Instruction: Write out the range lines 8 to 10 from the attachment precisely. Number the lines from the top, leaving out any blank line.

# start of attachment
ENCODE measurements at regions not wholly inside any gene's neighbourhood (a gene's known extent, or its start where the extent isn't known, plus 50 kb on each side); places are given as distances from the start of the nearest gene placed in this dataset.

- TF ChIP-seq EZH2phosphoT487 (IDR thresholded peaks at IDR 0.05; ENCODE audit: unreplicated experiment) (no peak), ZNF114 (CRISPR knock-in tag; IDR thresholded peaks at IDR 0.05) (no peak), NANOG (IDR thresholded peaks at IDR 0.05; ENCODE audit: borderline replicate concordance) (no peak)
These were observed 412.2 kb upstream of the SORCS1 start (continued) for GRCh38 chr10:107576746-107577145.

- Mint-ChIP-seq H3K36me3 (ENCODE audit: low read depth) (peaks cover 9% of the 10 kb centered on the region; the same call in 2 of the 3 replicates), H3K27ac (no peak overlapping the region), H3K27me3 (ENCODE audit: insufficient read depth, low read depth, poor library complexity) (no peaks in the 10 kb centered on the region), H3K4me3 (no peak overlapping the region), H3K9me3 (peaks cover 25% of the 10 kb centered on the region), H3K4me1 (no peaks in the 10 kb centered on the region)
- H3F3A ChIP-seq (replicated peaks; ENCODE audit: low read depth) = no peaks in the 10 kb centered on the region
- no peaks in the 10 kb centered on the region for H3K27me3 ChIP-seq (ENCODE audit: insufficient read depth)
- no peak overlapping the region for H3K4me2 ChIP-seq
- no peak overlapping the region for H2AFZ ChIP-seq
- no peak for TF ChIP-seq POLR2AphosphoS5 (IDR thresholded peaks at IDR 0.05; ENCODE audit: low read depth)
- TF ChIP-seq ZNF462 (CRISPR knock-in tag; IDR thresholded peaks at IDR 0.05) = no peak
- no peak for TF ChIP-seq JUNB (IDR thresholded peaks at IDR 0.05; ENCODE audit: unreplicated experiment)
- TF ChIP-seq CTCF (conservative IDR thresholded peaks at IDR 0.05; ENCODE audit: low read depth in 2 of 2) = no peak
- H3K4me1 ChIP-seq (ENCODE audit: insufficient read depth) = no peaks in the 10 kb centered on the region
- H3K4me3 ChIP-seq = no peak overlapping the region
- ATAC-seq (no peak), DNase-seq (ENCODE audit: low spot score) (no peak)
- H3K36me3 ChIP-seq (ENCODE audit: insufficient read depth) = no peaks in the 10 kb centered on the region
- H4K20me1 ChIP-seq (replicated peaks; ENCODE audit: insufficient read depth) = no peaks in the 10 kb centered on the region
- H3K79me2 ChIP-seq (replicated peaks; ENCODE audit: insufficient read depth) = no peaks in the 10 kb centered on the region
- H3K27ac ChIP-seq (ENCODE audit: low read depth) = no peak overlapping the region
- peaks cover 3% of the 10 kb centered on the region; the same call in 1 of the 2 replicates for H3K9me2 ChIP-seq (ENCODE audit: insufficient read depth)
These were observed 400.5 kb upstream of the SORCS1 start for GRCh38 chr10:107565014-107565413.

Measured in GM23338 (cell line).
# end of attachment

- no peak overlapping the region for H2AFZ ChIP-seq
- no peak for TF ChIP-seq POLR2AphosphoS5 (IDR thresholded peaks at IDR 0.05; ENCODE audit: low read depth)
- TF ChIP-seq ZNF462 (CRISPR knock-in tag; IDR thresholded peaks at IDR 0.05) = no peak